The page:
Extinct Australian Tiger gene functions in mouse
SYDNEY (Reuters) - For the first time DNA from an extinct species, Australia's marsupial Tasmanian Tiger, has been used to induce a functional response in a living organism, a mouse embryo, Australian and American scientists said on Tuesday.
The scientists extracted DNA from a 100-year-old Tasmanian Tiger or thylacine, which had been preserved in ethanol in a museum, and injected it into a mouse embryo where it was "expressed" or produced in cartilage.
The results, published in the international scientific journal PLoS ONE, show that the thylacine Col2A1 gene had a similar function in developing cartilage and bone development as the Col2A1 gene in the mouse, said the scientists from the University of Melbourne and the University of Texas.
"This is the first time that DNA from an extinct species has been used to induce a functional response in another living organism," said Andrew Pask from the University of Melbourne.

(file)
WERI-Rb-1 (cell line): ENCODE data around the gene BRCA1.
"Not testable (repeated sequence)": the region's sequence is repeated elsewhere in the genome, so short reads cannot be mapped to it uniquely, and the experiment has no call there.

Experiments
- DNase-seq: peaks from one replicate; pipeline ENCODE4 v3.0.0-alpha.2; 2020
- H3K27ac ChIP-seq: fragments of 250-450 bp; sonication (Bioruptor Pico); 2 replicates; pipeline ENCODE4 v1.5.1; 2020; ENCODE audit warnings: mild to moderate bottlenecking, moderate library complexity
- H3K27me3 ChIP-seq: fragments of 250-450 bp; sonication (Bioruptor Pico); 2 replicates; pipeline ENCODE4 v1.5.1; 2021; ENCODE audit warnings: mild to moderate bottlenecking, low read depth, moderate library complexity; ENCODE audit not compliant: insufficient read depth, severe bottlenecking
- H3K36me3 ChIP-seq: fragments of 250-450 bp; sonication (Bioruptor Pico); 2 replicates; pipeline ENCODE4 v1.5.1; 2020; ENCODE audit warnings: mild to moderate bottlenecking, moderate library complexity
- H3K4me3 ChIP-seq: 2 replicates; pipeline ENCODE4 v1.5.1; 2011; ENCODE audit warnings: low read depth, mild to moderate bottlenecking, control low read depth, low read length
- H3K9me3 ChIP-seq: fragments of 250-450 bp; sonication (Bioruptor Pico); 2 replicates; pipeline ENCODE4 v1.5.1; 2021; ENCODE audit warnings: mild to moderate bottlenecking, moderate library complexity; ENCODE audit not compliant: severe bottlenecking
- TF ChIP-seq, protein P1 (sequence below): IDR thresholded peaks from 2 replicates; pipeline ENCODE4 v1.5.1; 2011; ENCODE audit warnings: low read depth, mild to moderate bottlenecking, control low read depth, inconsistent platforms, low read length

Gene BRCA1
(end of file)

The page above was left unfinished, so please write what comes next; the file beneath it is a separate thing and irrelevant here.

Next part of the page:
"The gene is actually being produced in the cartilage tissue. That tells us that that piece of DNA from the thylacine was actually important for the formation of their skeleton," Pask told Reuters.
The use of DNA from an extinct animal raises the prospect of developing new bio-medicines, such as genes that can help in cartilage rejuvenation, said Pask.
The thylacine, an enigmatic marsupial carnivore, was hunted to extinction in the wild in the early 1900s. The last known Tasmanian Tiger died in captivity in Hobart Zoo in 1936.
"At a time when extinction rates are increasing at an alarming rate, especially of mammals, this research discovery is critical," said Marilyn Renfree from the University of Melbourne.
"For those species that have already become extinct, our method shows that access to their genetic biodiversity may not be completely lost," she said.
(Reporting by Michael Perry; Editing by Roger Crabb)